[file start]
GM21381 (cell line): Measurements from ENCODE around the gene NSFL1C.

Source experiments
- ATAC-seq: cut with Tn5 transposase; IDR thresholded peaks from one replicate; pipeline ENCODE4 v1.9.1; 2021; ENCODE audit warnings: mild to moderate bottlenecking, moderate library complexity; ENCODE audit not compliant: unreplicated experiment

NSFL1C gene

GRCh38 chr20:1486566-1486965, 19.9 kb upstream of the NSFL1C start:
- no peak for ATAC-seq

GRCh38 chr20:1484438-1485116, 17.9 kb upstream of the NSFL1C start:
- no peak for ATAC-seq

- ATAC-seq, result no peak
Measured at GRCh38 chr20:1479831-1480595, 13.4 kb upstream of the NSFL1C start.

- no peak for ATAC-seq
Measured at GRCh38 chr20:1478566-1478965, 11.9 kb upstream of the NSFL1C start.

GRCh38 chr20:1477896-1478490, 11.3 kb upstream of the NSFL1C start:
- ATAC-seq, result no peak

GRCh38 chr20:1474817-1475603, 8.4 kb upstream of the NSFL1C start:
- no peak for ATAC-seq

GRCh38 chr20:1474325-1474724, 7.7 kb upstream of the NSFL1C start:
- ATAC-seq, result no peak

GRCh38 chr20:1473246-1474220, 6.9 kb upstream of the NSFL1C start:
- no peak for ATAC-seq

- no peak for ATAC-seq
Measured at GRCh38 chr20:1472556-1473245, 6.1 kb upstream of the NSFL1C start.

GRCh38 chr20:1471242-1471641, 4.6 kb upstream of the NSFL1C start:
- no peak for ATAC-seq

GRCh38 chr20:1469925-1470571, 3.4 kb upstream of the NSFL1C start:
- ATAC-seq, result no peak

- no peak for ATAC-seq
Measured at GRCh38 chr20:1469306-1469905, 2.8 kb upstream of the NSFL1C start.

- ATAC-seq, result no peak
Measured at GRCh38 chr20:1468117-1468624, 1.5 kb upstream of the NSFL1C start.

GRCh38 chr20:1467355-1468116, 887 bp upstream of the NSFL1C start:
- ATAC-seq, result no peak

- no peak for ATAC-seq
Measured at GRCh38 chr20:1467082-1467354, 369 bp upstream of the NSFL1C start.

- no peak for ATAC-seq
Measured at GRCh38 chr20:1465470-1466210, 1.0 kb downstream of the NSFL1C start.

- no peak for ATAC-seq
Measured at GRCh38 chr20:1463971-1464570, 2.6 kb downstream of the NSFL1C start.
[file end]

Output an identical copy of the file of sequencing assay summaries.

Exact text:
GM21381 (cell line): Measurements from ENCODE around the gene NSFL1C.

Source experiments
- ATAC-seq: cut with Tn5 transposase; IDR thresholded peaks from one replicate; pipeline ENCODE4 v1.9.1; 2021; ENCODE audit warnings: mild to moderate bottlenecking, moderate library complexity; ENCODE audit not compliant: unreplicated experiment

NSFL1C gene

GRCh38 chr20:1486566-1486965, 19.9 kb upstream of the NSFL1C start:
- no peak for ATAC-seq

GRCh38 chr20:1484438-1485116, 17.9 kb upstream of the NSFL1C start:
- no peak for ATAC-seq

- ATAC-seq, result no peak
Measured at GRCh38 chr20:1479831-1480595, 13.4 kb upstream of the NSFL1C start.

- no peak for ATAC-seq
Measured at GRCh38 chr20:1478566-1478965, 11.9 kb upstream of the NSFL1C start.

GRCh38 chr20:1477896-1478490, 11.3 kb upstream of the NSFL1C start:
- ATAC-seq, result no peak

GRCh38 chr20:1474817-1475603, 8.4 kb upstream of the NSFL1C start:
- no peak for ATAC-seq

GRCh38 chr20:1474325-1474724, 7.7 kb upstream of the NSFL1C start:
- ATAC-seq, result no peak

GRCh38 chr20:1473246-1474220, 6.9 kb upstream of the NSFL1C start:
- no peak for ATAC-seq

- no peak for ATAC-seq
Measured at GRCh38 chr20:1472556-1473245, 6.1 kb upstream of the NSFL1C start.

GRCh38 chr20:1471242-1471641, 4.6 kb upstream of the NSFL1C start:
- no peak for ATAC-seq

GRCh38 chr20:1469925-1470571, 3.4 kb upstream of the NSFL1C start:
- ATAC-seq, result no peak

- no peak for ATAC-seq
Measured at GRCh38 chr20:1469306-1469905, 2.8 kb upstream of the NSFL1C start.

- ATAC-seq, result no peak
Measured at GRCh38 chr20:1468117-1468624, 1.5 kb upstream of the NSFL1C start.

GRCh38 chr20:1467355-1468116, 887 bp upstream of the NSFL1C start:
- ATAC-seq, result no peak

- no peak for ATAC-seq
Measured at GRCh38 chr20:1467082-1467354, 369 bp upstream of the NSFL1C start.

- no peak for ATAC-seq
Measured at GRCh38 chr20:1465470-1466210, 1.0 kb downstream of the NSFL1C start.

- no peak for ATAC-seq
Measured at GRCh38 chr20:1463971-1464570, 2.6 kb downstream of the NSFL1C start.